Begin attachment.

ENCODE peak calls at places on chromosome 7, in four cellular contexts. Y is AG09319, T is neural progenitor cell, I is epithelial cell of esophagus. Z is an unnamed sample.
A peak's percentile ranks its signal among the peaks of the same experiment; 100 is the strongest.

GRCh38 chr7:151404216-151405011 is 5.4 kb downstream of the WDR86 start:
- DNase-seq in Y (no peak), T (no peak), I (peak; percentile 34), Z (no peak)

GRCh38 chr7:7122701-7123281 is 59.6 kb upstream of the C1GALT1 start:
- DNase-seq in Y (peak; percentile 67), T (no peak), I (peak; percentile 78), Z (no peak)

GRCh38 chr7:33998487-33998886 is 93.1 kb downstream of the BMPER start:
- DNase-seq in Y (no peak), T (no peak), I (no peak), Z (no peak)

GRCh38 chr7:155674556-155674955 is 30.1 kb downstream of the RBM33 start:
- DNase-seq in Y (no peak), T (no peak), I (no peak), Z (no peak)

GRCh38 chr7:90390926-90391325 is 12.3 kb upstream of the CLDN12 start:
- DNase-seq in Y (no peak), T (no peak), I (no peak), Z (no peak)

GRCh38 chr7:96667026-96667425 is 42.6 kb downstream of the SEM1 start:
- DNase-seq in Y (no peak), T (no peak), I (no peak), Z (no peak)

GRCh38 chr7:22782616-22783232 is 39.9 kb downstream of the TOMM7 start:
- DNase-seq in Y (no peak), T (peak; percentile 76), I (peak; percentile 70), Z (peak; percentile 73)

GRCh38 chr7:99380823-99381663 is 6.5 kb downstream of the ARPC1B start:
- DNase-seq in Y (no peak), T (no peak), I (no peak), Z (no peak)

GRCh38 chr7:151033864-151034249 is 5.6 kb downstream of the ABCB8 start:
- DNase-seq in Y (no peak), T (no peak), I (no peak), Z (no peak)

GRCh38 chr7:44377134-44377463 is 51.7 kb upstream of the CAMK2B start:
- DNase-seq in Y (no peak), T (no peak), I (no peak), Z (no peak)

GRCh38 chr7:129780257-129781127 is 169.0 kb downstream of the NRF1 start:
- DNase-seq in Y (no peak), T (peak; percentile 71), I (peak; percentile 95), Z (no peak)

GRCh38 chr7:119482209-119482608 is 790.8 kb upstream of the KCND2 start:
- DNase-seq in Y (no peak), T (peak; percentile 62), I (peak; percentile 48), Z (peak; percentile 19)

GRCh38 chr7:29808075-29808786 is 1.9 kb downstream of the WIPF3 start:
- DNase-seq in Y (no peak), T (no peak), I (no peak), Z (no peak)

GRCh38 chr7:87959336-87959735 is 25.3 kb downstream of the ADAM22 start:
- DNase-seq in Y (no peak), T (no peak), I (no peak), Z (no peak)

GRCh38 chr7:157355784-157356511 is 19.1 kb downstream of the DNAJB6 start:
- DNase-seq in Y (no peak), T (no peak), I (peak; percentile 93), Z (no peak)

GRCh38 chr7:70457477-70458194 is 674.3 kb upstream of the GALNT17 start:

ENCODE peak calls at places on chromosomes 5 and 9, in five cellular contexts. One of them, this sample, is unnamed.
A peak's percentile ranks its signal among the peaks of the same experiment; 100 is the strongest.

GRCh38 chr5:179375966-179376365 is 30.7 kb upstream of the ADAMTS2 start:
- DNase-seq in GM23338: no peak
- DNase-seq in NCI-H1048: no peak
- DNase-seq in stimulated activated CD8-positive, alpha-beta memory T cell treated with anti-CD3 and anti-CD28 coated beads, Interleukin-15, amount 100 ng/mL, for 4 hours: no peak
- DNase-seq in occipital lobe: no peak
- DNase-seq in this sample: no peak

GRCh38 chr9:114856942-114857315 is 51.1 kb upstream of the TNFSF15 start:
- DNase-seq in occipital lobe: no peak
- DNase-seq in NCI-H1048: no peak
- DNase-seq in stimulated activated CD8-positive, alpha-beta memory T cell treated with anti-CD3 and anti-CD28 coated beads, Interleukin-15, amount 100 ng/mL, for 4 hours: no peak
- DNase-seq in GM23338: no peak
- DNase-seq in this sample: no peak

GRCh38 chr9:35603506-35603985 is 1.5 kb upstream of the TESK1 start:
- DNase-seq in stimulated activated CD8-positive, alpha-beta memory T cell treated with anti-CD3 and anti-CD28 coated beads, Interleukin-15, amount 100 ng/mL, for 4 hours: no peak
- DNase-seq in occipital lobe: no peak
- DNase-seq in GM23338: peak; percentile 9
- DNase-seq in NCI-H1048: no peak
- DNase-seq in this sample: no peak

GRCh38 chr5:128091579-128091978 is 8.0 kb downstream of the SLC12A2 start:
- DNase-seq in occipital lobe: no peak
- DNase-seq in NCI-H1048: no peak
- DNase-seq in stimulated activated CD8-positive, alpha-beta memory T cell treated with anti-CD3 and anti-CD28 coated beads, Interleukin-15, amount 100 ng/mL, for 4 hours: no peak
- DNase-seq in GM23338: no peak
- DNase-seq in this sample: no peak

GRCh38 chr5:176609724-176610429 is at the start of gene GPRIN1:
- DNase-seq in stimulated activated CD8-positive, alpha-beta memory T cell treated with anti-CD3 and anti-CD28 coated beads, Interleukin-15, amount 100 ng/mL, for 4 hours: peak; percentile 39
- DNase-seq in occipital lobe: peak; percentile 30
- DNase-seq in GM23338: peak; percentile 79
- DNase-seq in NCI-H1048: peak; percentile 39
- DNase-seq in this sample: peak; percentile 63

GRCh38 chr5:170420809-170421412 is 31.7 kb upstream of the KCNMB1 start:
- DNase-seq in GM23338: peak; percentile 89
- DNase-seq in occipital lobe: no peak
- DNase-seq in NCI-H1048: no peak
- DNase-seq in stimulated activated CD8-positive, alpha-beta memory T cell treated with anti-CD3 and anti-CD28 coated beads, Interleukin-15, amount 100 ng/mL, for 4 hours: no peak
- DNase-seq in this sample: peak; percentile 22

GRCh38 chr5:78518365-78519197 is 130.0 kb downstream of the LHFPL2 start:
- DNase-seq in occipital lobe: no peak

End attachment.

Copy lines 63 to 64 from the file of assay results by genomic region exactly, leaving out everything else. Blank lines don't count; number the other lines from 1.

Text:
- DNase-seq in GM23338: peak; percentile 79
- DNase-seq in NCI-H1048: peak; percentile 39